Transportation Secretary Pete Buttigieg said Sunday time is running short for a bipartisan deal on infrastructure, indicating that President Joe Biden will look to act without Republican support if there is no consensus when Congress returns from its Memorial Day break.
“By the time that they return, which is June 7, just a week from tomorrow, we need a clear direction,” Buttigieg said. “The president keeps saying inaction is not an option. And time is not unlimited here." He said the American people “expect us to do something.”
Biden plans to meet with lead Republican negotiator, Sen. Shelley Moore Capito of West Virginia, this coming week and says he remains open to hearing from other GOP senators who are working on different proposals. But Biden has been eying the dwindling timeline for a deal, with an early June hearing scheduled on a House transportation bill that is widely seen as a building block for the big package he favors.
Democratic senators also plan on moving forward on a sweeping infrastructure package “with or without the support of Republican senators,” Senate Majority Leader Chuck Schumer, D-N.Y., wrote to Democrats on Friday. Biden had originally set a Memorial Day deadline for reaching a deal before he let that deadline slip back.
The two sides remain far apart. Republican senators last week outlined a $928 billion infrastructure proposal as a counteroffer to Biden’s $1.7 trillion proposal, and they said they would not go along with his plans to raise the corporate tax from 21% to 28% to pay for new spending.
Republicans want to shift unspent COVID-19 relief dollars to help cover the costs, a nonstarter for many Democrats and a proposal that Biden is finding unworkable, a White House adviser told The Associated Press on Friday.
On Sunday, Capito said she remained hopeful the two sides can move closer to agreement.
“I think we can get to real compromise, absolutely, because we’re both still in the game,” she said. “I think the president told me himself that let’s get this done. We realize this is not easy. I think we bring every idea that’s on the table into the negotiations to see how we can achieve this and get it across the threshold.”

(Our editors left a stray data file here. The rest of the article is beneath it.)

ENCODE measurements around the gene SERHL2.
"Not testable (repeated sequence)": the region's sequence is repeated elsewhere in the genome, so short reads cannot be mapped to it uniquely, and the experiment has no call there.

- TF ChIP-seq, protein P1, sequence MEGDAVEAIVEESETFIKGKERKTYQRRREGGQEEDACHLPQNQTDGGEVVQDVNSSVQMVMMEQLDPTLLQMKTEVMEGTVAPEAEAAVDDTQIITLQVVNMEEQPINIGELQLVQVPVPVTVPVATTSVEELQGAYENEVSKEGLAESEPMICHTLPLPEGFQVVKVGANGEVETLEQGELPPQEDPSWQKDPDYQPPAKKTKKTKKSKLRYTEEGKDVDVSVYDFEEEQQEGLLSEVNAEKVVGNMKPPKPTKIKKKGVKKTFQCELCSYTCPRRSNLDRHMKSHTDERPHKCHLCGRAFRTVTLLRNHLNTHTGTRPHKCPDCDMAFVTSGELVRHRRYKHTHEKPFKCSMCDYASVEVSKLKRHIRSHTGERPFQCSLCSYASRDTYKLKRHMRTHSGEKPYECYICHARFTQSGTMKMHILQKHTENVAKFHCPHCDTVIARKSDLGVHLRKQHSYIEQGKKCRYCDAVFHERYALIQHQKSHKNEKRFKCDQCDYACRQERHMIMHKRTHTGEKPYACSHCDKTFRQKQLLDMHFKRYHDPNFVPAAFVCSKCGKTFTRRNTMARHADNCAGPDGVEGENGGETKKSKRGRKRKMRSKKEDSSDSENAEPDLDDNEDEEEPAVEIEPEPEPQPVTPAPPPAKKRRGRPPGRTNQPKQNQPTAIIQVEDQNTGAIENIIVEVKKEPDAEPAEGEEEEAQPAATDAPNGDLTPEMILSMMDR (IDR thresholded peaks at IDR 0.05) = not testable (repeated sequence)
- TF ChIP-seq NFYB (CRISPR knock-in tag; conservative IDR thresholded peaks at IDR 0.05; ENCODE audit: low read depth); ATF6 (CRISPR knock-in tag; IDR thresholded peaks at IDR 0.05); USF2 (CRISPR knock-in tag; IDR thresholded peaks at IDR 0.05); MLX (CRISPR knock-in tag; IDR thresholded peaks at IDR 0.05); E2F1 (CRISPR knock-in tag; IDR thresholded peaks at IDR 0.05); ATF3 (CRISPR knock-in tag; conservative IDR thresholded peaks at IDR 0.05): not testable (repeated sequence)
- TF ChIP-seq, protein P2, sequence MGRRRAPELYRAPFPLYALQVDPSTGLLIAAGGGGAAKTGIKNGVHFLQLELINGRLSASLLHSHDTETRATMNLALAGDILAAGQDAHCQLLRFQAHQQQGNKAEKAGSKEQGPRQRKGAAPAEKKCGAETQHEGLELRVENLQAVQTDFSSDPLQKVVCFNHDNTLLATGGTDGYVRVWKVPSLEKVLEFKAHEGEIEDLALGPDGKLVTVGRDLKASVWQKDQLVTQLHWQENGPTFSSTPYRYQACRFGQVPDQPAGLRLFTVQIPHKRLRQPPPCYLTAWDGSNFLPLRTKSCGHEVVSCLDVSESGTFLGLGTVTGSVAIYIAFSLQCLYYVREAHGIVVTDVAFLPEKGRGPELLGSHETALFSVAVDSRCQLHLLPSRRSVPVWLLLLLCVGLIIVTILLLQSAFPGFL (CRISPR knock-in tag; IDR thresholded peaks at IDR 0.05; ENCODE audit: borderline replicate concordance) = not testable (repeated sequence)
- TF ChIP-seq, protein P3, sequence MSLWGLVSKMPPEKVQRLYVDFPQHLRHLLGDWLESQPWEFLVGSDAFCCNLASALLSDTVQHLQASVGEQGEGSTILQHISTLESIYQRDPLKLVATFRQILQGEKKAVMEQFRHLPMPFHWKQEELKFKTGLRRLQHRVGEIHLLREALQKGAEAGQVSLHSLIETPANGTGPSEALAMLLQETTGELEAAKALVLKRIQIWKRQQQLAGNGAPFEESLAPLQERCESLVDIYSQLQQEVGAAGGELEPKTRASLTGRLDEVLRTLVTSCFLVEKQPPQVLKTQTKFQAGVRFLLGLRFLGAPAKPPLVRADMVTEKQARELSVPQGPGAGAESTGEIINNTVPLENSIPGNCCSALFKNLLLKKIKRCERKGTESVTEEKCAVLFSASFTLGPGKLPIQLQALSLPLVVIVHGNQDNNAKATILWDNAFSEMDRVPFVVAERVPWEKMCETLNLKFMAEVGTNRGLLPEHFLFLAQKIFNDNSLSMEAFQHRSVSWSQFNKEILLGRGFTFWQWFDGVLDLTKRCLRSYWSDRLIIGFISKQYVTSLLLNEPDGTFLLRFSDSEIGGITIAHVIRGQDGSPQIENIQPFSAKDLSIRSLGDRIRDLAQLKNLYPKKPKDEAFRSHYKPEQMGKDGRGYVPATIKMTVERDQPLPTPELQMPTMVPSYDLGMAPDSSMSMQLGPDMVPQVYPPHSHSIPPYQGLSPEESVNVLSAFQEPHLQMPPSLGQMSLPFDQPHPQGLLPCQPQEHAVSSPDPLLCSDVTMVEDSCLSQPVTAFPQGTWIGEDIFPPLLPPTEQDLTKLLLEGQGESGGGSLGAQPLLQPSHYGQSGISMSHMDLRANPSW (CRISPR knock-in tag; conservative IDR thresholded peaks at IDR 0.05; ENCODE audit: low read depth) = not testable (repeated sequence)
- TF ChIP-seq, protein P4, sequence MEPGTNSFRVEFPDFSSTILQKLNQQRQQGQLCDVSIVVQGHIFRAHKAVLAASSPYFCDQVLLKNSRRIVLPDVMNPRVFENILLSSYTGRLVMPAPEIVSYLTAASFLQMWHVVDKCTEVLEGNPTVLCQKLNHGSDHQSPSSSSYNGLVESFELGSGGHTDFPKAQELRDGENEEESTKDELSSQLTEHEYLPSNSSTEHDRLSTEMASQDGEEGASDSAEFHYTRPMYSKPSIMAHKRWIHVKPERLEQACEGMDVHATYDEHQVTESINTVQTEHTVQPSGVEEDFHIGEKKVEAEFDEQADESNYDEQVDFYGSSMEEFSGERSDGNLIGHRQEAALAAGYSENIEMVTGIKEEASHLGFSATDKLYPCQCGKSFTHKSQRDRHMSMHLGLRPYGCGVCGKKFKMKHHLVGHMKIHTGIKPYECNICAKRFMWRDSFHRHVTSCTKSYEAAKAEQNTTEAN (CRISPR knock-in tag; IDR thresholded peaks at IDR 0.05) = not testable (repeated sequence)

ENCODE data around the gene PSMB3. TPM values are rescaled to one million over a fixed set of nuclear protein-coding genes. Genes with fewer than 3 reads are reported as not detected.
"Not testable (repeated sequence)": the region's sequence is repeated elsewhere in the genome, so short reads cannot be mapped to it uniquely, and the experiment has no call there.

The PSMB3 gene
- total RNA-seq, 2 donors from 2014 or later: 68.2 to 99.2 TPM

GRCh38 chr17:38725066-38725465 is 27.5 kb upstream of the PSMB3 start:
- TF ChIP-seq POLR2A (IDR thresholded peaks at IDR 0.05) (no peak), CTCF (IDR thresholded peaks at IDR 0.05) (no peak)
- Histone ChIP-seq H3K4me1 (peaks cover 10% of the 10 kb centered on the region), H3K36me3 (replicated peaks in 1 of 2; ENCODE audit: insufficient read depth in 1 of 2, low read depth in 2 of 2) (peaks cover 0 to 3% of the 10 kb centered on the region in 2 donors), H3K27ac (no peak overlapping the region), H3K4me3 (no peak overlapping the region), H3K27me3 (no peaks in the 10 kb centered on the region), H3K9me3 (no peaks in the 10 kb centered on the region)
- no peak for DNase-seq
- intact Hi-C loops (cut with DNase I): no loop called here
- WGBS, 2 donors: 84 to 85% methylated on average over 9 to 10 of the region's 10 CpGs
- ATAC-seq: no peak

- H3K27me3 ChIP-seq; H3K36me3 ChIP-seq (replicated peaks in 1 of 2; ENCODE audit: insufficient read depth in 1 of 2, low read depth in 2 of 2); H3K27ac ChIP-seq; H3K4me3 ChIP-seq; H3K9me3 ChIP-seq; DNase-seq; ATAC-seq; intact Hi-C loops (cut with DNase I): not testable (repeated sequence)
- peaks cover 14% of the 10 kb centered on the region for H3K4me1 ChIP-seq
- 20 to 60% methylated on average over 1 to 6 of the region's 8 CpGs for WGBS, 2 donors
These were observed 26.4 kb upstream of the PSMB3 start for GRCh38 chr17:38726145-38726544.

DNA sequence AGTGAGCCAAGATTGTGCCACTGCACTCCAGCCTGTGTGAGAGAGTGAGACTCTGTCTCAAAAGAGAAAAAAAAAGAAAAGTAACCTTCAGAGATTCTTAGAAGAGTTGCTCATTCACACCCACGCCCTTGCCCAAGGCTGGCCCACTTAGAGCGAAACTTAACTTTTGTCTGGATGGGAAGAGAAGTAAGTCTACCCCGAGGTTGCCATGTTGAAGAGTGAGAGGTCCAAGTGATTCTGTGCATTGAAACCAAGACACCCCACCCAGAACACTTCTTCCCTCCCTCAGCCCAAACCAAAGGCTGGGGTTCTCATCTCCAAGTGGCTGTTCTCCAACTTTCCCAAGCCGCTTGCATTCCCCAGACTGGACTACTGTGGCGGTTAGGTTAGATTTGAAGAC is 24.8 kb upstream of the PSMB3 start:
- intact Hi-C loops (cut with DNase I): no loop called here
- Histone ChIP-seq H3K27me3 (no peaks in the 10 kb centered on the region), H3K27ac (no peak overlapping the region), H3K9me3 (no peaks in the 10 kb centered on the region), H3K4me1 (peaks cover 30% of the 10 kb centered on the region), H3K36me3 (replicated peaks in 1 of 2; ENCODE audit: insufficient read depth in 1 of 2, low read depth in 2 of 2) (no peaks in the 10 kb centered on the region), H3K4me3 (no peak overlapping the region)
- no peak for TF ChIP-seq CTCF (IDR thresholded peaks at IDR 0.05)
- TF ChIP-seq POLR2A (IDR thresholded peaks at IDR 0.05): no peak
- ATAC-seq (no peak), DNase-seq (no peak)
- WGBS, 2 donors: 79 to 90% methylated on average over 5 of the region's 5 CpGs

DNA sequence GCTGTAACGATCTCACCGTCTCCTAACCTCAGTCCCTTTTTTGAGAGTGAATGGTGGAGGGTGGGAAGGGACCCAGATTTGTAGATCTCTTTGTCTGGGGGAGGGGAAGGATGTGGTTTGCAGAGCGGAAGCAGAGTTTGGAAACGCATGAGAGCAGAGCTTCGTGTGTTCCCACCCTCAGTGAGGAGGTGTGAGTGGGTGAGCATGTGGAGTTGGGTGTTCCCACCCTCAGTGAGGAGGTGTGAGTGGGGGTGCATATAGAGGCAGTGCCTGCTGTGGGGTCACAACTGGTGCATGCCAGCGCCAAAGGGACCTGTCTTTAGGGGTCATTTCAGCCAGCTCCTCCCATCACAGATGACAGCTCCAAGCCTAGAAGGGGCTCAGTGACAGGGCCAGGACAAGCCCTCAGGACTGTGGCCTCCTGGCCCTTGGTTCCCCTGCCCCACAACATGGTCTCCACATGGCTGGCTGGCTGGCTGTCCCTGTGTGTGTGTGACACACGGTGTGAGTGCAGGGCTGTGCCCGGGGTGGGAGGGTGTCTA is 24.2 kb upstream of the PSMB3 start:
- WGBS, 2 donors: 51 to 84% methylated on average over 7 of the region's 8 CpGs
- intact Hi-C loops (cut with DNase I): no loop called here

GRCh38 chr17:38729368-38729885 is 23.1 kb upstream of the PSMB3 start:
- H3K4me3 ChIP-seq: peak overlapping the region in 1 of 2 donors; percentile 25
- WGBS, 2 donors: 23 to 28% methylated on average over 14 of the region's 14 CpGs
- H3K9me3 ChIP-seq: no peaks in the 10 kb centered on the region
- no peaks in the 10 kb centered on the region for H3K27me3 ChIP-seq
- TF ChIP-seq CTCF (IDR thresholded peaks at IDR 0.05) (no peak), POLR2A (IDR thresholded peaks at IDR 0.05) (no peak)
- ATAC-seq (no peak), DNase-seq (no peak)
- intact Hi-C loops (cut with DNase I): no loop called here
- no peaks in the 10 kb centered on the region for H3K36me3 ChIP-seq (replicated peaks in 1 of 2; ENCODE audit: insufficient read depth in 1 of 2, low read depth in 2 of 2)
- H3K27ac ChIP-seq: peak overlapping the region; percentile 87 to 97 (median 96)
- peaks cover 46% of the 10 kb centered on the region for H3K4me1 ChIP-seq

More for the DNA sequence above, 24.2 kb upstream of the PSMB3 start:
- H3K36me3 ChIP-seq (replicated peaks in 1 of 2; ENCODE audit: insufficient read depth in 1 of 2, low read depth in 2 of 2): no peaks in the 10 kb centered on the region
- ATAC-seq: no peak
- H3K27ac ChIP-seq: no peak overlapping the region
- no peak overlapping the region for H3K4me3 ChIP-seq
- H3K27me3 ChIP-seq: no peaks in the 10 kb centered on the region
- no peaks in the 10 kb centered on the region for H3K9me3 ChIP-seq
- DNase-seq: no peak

Capito said Republicans still disagree with Biden on what should be considered “infrastructure,” saying it should focus on the “physical core idea” such as roads, bridges, ports and even newer things such as broadband, but not elder care as Biden proposes. But Capito said that she believes his “heart” is in the bipartisan talks, and that there remains a “hunger for bipartisanship.”
“I think that’s what we see and, in fact, we are inching towards one another,” she insisted.
Buttigieg said while Republicans “philosophically seem to agree that trillion-dollar investments are the kind of thing we need to be doing right now,” there is “a lot of daylight” between the two sides, such as investments to boost the electric vehicle market to shift Americans away from gas-powered cars to stem greenhouse gas emissions.
The GOP plan amounts to about $250 billion in new spending, far from the president’s approach. Biden reduced his $2.3 trillion opening bid to $1.7 trillion in earlier negotiations.
“I think we are getting pretty close to a fish-or-cut-bait moment,” Buttigieg said Sunday. “We believe in this process, but also very much agree that this can’t go on forever.”
Buttigieg appeared on CNN’s “State of the Union,” ABC’s “This Week,” and “Fox News Sunday.” Capito also appeared on Fox.
More on Infrastructure Plan:
Associated Press writers Jonathan Lemire and Lisa Mascaro contributed to this report.